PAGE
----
Home prices in 20 U.S. cities rise by most in almost a year
Home prices in 20 U.S. cities advanced in December by the most in nearly a year on the heels of stronger demand and lean inventory.
The S&P CoreLogic Case-Shiller index of property values increased 2.9% from the same month the previous year, data released Tuesday showed. That's the biggest annual advance since January 2019 and matches the median forecast in a Bloomberg survey of economists. Prices were up 0.4% from November.
Mortgage rates, already near three-year lows, could decline further in conjunction with the latest drop in U.S. Treasury yields. Cheaper financing costs will likely underpin demand in a market constrained by lean inventory, leading to further home-price appreciation.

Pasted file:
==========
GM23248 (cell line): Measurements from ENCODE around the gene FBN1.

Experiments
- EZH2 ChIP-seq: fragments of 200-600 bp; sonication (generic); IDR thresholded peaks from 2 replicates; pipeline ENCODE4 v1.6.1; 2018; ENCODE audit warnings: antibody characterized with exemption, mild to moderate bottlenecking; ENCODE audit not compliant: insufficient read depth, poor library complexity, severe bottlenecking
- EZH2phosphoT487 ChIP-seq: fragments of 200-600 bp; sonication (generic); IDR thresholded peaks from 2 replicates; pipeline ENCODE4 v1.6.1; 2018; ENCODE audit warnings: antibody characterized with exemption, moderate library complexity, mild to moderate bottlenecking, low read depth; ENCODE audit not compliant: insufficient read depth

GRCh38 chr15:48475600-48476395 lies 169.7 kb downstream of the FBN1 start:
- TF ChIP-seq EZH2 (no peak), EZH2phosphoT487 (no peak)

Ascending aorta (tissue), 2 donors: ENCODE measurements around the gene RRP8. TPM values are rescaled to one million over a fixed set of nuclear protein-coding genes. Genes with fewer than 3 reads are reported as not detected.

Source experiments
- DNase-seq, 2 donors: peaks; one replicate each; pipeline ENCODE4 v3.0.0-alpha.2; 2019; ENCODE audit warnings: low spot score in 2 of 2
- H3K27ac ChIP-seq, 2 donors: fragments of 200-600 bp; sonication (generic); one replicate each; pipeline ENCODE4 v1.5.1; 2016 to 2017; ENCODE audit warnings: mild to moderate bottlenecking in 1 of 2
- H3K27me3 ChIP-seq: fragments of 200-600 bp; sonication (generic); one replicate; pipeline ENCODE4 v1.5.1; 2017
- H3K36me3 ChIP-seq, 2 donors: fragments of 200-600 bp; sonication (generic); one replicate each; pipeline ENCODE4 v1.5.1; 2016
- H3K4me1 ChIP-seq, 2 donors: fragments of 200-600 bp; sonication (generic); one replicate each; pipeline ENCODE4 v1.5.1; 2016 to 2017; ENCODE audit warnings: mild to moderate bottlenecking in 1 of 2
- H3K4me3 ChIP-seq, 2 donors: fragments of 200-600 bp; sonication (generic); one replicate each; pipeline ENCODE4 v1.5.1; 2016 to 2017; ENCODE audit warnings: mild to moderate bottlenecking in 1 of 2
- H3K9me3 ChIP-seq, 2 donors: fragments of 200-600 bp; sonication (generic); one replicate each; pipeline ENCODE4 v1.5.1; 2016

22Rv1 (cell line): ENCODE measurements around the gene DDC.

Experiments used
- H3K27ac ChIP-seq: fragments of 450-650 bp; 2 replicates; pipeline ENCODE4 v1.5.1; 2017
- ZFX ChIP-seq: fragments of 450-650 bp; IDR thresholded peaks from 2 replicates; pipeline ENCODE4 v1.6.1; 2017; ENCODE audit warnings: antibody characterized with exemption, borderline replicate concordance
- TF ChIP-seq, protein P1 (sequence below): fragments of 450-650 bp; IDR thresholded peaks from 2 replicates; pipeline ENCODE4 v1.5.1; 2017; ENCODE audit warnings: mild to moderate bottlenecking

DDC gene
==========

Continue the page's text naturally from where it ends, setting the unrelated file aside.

A separate gauge from the Federal Housing Finance Agency, which tracks repeat sales and derived from conforming loans, showed home prices climbed 0.6% in December from the previous month, the most since September, and were up 1.3% in the fourth quarter.
Prices in all 20 cities increased in the year through December, led by Phoenix, Charlotte, N.C., and Tampa, Fla.
National U.S. home prices increased 3.8% in December from a year earlier, the strongest annual advance since February.